Missions in South India, Volume 10

Front Cover
W.H. Dalton, 1854 - 191 pages
1 Review
Reviews aren't verified, but Google checks for and removes fake content when it's identified

From inside the book

What people are saying - Write a review

Reviews aren't verified, but Google checks for and removes fake content when it's identified
User Review - Flag as inappropriate

OCLC Number: 29435434
Related Subjects:(2)
Missions -- India.
India, South -- Description and travel.
LCCN:BV 

Other editions - View all

Common terms and phrases

Popular passages

Page 150 - These fertile plains, that softened vale, Were once the birthright of the Gael; The stranger came with iron hand, And from our fathers reft the land. Where dwell we now ? See rudely swell Crag over crag, and fell o'er fell. Ask we this savage hill we tread, For...
Page 36 - Finally, brethren, pray for us, that the word of the Lord may have free course, and be glorified, even as it is with you: 2.
Page 100 - We believe all that Paul meant, when he said, speaking of the general character of the heathen world in his time, " There is none that is righteous, no, not one; there is none that understandeth, there is none that seeketh after God ; they have all gone out of the way, there is none that doeth good, or is a doer of good, no, not one...
Page 148 - With the isolated villages of the desert it is far otherwise. They have no such meetings; they are compelled to traverse the wilds, often to a great distance from their native village. On such occasions, fathers and mothers, and all who can bear a burden, often set out for weeks at a time, and leave their children to the care of two or three infirm old people. The infant progeny, some of whom are beginning to lisp, while others can just master a whole sentence, and those still...
Page 148 - ... infirm old people. The infant progeny, some of whom are beginning to lisp, while others can just master a whole sentence, and those still further advanced, romping and playing together, the children of nature, through the livelong day, become habituated to a language of their own.
Page 166 - The worhing of a moral change among the people BY THE PROGRESS OF GENERAL INSTRUCTION AND CONSEQUENT CIVILIZATION can alone eradicate from among them the inclination to indulge in rites so horrible. But though the entire suppression of the practice of human sacrifice among this wild and barbarous race must be the work of time, yet much may be done even now, and no proper exertion should be omitted towards checking the frequency of the crime by the terror of just punishment.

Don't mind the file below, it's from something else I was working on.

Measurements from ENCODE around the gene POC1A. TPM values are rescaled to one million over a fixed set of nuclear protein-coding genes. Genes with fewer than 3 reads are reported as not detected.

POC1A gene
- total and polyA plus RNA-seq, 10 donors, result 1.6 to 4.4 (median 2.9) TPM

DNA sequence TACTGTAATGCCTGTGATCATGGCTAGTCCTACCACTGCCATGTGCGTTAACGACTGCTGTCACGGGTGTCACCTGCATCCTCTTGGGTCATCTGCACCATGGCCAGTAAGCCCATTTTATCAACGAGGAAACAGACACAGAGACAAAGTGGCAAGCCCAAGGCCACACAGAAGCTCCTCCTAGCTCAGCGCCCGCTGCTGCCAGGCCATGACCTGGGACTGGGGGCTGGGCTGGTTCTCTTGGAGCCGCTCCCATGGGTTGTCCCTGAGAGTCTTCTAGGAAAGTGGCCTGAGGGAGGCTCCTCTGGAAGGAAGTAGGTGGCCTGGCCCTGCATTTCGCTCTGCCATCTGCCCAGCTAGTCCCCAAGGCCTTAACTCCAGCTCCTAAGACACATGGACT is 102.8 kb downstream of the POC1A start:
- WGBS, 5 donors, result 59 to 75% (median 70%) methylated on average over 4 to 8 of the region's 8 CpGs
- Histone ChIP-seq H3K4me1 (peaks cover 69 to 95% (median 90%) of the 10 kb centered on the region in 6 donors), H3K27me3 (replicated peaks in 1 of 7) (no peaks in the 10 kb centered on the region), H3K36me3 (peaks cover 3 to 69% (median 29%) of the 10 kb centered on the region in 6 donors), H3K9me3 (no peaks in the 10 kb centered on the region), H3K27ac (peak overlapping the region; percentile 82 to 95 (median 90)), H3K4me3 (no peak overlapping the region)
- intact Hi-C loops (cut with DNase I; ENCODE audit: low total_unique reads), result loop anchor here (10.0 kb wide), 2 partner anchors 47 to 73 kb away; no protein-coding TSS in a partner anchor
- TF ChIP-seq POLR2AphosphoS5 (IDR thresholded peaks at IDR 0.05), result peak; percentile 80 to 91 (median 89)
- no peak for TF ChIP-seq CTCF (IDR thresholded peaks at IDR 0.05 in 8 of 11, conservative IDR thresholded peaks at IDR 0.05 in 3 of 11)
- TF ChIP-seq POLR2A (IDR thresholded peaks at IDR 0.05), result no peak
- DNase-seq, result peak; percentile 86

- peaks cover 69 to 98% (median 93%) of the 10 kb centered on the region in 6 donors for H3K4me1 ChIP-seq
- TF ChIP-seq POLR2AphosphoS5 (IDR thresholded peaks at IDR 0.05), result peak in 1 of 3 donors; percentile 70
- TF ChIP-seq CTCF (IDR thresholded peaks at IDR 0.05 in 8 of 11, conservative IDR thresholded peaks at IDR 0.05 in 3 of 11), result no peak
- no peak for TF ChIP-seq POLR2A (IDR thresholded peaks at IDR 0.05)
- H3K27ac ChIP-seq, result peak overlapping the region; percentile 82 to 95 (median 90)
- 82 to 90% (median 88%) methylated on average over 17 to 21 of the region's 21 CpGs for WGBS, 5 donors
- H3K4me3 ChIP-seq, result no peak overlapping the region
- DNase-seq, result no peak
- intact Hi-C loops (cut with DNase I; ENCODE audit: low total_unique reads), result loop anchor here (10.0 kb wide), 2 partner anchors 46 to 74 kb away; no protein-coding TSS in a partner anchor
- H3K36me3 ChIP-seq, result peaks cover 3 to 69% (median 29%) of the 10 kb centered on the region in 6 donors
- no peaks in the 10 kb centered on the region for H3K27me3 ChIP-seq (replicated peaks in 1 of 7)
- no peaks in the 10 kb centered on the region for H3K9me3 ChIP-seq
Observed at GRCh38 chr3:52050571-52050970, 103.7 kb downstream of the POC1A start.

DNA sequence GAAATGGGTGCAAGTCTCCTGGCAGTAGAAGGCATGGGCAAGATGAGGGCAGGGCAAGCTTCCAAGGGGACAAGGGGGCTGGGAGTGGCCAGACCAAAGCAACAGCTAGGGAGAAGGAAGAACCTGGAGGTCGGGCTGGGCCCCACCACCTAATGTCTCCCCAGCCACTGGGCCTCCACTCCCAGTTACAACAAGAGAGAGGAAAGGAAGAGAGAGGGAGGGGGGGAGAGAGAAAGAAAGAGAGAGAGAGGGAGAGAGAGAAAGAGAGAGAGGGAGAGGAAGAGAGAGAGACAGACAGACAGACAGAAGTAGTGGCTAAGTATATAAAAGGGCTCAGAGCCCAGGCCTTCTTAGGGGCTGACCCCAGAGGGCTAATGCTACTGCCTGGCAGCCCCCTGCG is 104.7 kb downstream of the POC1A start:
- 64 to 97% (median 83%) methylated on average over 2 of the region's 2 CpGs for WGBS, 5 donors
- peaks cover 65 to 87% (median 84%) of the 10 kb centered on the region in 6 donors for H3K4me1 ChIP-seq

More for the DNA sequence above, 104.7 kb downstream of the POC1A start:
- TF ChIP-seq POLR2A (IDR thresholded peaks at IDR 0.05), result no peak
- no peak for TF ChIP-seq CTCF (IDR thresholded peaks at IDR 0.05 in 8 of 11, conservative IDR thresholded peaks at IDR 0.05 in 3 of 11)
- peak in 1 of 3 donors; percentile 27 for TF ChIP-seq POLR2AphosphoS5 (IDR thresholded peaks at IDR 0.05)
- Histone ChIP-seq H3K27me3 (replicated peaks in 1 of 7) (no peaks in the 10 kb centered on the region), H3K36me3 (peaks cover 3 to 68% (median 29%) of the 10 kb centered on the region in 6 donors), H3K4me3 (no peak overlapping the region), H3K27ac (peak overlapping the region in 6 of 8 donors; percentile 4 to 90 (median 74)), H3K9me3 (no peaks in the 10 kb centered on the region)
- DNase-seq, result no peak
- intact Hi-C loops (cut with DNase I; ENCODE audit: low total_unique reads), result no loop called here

Page 149 - ... advanced, romping and playing together, the children of nature, through the live-long day, become habituated to a language of their own. The more voluble condescend to the less precocious, and thus, from this infant Babel, proceeds a dialect composed of a host of mongrel words and phrases, joined together without rule, and in the course of a generation the entire character of the language is changed.
Page 130 - ... by him : all their priests, all their scholars and students, were under his ecclesiastical authority. If any were obnoxious to him, or to the priests generally, by peculiar excellence or fidelity, he could refuse ordination, or he could forbid them to preach, or by himself he could keep up the error of ordaining boys as deacons. As head of the Mission, he could check, or alter, or refuse to sanction, measures for the improvement of the people. " In the course of time, all this opposition was...
Page 67 - Ocean, the first thing which strikes us is, that, the north-east and south-east monsoons, which are found the one on the north and the other on...
Page 148 - ... tribes of Africa numbers of a nomadic character, whose origin will throw light on the history of the Bushmen. A parallel is furnished by the following facts of the case, which have hundreds of times come under my own observation, during a residence of more than twenty years among the Bechuana tribes. Connected with each of the towns among that people, there are great numbers of what are called "Balala...

Bibliographic information